The Ugly Truth (2009) Back in the days of Bogart and Bergman, Hepburn and Tracy, it was said that people learned how to fall in love — how to… 2009-07-24 Comedy Gerard Butler Katherine Heigl Kevin Connolly Cheryl Hines Bonnie Somerville Columbia Pictures
Movie Review

The Ugly Truth (2009)

The Ugly Truth | Katherine Heigl and Gerard Butler star in THE UGLY TRUTH
Image credit: Saeed Adyani
Katherine Heigl and Gerard Butler star in THE UGLY TRUTH
EW's GRADE
C+

Details Release Date: Jul 24, 2009; Genre: Comedy; With: Gerard Butler and Katherine Heigl; Distributor: Columbia Pictures

Back in the days of Bogart and Bergman, Hepburn and Tracy, it was said that people learned how to fall in love — how to kiss, beguile, or just hold hands — by watching the people in the movies. Today, anyone eager for tips on how to find, and woo, the perfect mate hardly needs to look to Hollywood. Amorous instruction is everywhere — on reality shows; in hipper-than-thou men's and women's magazines; in music videos and stand-up comedy; in ruthless-as-you-gotta-be advice bibles like The Rules (guys are dogs who must be tamed!) and The Game (girls are princesses who must be knocked down!); in that big pink Sex and the City boxed set; in the endless massed shelves of chick lit...

Given all that, it's hardly a surprise to see a romantic comedy in which the two main characters aren't so much human beings as walking, talking extremes of he said/she said psychobabble. In The Ugly Truth, Mike Chadway (Gerard Butler), a ranting Neanderthal philosopher-lout, rises out of the swamp of public-access TV to land a segment, titled ''The Ugly Truth,'' on a local news show in Sacramento. Mike's idea of how to make a relationship work sounds like the braying of Andrew Dice Clay spiced with the hormonal sensitivity of Joe (Girls Gone Wild) Francis. He thinks that men want women to look hot and act hotter, and that women who think they're meant to do anything more are delusional. When Mike, on his new TV gig, leaps into a vat of Jell-O with a pair of wrestling bimbos, it's not because he doesn't believe in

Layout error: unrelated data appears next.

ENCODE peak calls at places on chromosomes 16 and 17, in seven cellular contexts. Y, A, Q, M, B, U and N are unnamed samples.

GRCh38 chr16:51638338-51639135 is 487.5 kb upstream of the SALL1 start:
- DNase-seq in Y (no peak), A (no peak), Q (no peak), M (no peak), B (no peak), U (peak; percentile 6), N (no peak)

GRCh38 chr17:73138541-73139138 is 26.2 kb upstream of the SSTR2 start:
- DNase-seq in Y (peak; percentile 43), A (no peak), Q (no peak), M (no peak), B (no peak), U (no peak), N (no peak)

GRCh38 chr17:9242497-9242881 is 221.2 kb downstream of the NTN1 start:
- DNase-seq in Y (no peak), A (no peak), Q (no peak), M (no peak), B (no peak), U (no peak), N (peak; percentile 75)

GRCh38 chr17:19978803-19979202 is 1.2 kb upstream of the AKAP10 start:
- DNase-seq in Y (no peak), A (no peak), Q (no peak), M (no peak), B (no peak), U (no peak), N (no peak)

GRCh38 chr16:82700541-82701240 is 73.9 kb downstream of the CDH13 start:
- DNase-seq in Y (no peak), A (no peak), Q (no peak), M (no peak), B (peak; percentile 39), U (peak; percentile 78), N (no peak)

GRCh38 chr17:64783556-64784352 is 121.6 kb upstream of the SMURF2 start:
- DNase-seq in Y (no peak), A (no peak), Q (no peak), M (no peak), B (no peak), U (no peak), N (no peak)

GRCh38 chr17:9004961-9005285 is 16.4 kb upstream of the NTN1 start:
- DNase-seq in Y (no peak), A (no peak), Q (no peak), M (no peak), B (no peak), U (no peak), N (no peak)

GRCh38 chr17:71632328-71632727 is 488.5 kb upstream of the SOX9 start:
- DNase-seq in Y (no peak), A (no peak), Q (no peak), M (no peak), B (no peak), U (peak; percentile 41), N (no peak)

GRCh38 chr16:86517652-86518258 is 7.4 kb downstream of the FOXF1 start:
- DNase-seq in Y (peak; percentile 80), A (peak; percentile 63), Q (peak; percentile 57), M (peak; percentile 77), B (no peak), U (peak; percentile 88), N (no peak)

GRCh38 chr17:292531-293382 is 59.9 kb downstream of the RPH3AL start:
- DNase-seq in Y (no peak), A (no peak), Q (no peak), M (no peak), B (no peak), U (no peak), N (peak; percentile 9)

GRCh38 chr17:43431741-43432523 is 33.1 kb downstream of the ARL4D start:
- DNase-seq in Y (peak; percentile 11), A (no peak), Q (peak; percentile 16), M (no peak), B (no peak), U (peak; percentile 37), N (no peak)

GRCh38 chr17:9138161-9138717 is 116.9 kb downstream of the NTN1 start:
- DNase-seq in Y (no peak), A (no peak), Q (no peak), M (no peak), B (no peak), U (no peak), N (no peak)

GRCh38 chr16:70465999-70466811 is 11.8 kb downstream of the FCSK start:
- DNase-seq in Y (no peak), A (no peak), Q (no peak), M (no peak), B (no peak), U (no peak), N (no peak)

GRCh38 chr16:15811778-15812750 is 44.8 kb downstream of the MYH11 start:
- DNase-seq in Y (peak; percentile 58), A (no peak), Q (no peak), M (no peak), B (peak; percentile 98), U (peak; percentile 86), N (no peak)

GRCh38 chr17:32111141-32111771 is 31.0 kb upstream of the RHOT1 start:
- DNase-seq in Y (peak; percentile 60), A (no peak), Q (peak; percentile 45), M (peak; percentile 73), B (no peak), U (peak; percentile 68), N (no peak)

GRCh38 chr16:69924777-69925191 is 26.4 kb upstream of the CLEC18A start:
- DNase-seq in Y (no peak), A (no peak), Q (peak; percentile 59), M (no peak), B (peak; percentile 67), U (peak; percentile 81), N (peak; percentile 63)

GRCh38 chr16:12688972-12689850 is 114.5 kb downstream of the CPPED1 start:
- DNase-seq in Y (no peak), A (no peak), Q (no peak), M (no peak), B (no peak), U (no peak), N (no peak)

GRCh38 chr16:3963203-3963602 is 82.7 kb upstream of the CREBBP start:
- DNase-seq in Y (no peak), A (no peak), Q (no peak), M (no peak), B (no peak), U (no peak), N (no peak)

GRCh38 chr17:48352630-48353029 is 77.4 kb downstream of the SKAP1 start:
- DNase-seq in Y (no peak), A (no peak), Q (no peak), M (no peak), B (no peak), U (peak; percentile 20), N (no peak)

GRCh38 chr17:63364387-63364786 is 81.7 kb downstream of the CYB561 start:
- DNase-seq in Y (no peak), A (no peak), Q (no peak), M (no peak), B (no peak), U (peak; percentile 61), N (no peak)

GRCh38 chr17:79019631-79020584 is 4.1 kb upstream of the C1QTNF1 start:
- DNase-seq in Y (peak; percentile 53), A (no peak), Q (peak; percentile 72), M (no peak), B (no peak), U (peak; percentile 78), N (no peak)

romance — it's because he thinks that's all romance is.

Mike's producer, Abby Richter (Katherine Heigl), finds Mike and his stripper-pole view of the world abhorrent (as well she should). That, of course, is because she's 
his opposite number, a control-freak prude who treats her prospective boyfriends as job applicants. She's also obsessed with ''class'' (you know, bistros and galleries). As Mike and Abby bicker and claw, they sound like dueling magazines: When Maxim Met Cosmo. But then, assuming that you've spun past the implausible notion that a local news station would ever hire a horndog firecracker like Mike (or that the viewers would give 
him a 93 percent positive rating), a second contrivance kicks in: He tries to win Abby over by coaching her on tactics to nail her 
latest prospect (eat hot dogs suggestively!), even giving her a makeover (more jiggle, shorter skirts). At around this point, the movie turns into When Clueless Met Porky's. Seriously, can you feel the love?

The Ugly Truth was directed by Robert Luketic (Legally Blonde), from a script by Nicole Eastman and the team of Kirsten Smith and Karen McCullah Lutz, the duo who wrote Legally Blonde and The House Bunny. Perhaps because it's less stylized than those films, The Ugly Truth isn't fizzy and fun — it's vacuously snappy. Butler, the gruffly bearded Scottish-born hunk, hasn't done much since leading the Spartans in the semi-digitized war epic 300 (2007); this is the first chance anyone who didn't catch RocknRolla or P.S. I Love You has had to see what he's like in an ''ordinary'' role. To judge from The Ugly Truth, I'd say he's a potato-faced Russell Crowe with a lot less charm. Butler has a jovial twinkle, but because he's working so hard to nail an American accent, he doesn't so much enunciate his words as masticate them. He tears into every scene as if he were devouring a 20-ounce steak.

Heigl, who has mastered the art of acting insecure in order to make her porcelain-
doll sexiness seem more offhand, has energy problems of her own. She's not just nervous, she's skittish; she can't relax for long enough to let the audience fall for her. She and Butler certainly generate sexual chemistry: They're both so tightly wired, and attractive in such outsize opposite ways (When Gladiator Met Barbie? Okay, I'll stop), that when they kiss on an elevator, they look as if they can hardly wait to go to bed. But does that mean they're right for each other? Or just ripe for an 
 empty hot fling? Mike thinks that a ''refined'' woman like Abby needs a caveman to shake her up. He also thinks that's a finger in the eye of conventional wisdom. The ugly truth is that it's the ultimate chick-flick cliché. C+

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Originally posted Jul 22, 2009 Published in issue #1058 Jul 31, 2009 Order article reprints